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There is a lot of debate around the concept of company culture right now. And for good reason.
A company with good culture is a better option for employees. This can be evidenced through company culture exercises or training.
A company that presents a more inclusive company culture strategy also presents a better opportunity for a jobseeker.
But, there can be a big difference between the values an organization claims to uphold and its material practices.
So let’s look at just how important this is. And in doing so, find a job that’s right for you!
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Company culture refers to the values, atmosphere, and practices a workplace commits itself to.
It is the heart of a company.
Company culture and values presents itself in employee-to-employee interactions, as well as leadership communication.
Companies with best culture are the ones that care about both of these elements. A healthy company is one that operates positively from the very top to the very bottom.
The values and attitudes of a company entirely dictate the nature of that workplace.
Whether you're working at a startup or a large corporation, your job satisfaction is likely to hinge on these factors.
And if you’re not happy in a workplace, your job performance will likely be impeded.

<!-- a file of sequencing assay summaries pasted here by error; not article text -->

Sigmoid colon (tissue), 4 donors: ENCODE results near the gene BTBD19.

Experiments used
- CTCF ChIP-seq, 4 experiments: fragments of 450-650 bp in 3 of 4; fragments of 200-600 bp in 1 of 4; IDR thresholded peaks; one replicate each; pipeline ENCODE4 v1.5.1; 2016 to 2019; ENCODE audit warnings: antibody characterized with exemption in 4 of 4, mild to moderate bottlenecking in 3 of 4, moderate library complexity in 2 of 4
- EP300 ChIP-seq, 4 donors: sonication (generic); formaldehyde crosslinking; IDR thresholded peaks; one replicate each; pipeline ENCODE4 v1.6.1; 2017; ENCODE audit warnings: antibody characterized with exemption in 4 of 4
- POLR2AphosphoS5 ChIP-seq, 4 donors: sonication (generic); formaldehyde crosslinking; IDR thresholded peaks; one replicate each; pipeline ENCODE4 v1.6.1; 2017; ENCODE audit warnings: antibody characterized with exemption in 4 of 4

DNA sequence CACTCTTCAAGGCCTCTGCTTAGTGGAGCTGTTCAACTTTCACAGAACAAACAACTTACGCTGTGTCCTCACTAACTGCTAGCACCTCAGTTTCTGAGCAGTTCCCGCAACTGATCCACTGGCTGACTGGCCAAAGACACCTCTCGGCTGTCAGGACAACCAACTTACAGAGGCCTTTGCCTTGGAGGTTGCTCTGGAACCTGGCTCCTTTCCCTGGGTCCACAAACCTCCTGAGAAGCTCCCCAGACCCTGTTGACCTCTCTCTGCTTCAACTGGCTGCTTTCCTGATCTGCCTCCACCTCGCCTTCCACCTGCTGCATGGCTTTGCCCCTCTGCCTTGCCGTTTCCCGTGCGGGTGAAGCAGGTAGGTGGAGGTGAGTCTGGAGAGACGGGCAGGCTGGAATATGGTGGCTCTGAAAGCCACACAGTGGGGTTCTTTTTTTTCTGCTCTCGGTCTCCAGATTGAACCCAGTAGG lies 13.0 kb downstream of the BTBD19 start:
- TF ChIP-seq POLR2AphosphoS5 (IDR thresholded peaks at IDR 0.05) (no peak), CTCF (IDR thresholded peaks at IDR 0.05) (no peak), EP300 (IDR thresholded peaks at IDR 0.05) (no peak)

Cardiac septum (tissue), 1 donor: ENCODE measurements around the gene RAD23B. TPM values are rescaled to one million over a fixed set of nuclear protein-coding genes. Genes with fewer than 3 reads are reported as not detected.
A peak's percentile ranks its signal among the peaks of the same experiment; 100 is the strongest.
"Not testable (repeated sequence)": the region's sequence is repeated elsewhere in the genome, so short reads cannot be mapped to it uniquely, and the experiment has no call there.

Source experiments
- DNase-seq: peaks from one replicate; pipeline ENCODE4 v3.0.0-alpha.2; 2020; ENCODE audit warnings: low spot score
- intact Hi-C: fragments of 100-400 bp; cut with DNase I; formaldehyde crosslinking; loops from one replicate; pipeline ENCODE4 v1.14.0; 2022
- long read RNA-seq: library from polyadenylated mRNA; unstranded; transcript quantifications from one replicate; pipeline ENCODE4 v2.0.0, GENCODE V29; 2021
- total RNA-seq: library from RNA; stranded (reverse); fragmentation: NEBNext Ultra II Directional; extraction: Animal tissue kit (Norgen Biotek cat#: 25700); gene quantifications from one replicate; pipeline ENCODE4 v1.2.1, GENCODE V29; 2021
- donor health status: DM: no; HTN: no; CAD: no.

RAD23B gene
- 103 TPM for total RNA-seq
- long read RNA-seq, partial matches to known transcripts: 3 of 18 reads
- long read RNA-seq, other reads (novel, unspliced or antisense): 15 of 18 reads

More importantly, your general mood and mental wellbeing can seriously suffer.
So, when looking for work, ask yourself: what company culture are you looking for?
Company culture is such an important part of the job search nowadays.
So, we’ve put together some expert advice on why you should care about company culture, and how to research it:
It’s much easier to assess the real culture of a company today.
We can look beyond brand mission statements to assess real lived experiences of company culture vs. values.
Services like JobSage enable employees to share their experiences of the firms that hire them. So, others can gain a true insight into how a workplace operates!
Independent, honest company culture reviews allow prospective new hires to make more informed decisions.
With this prior knowledge, you can come to a clearer decision on whether a company ethos fits your personality.
Obviously, there are lots of other ways to look for red flags that show an employer isn’t necessarily the right fit. But services like this can save a lot of time!
Moreover, this trend encourages accountability in organizations of all sizes. Modern companies know they can be fairly critiqued by employees.
This incentivises them to act on their word, and to assure they are a company with good practices.
Careers are more than making enough money to live and retire comfortably. Personal health and happiness is, of course, more complex than this.
Job satisfaction is increasingly prioritised in job searches, which bodes well for companies with good culture.
According to one study, the vast majority of people would trade a bigger salary for employment that gives meaning to their existence.
There are many different company culture goals that will satisfy different types of people. But there are a few near-universally applicable aspects revealed in the research.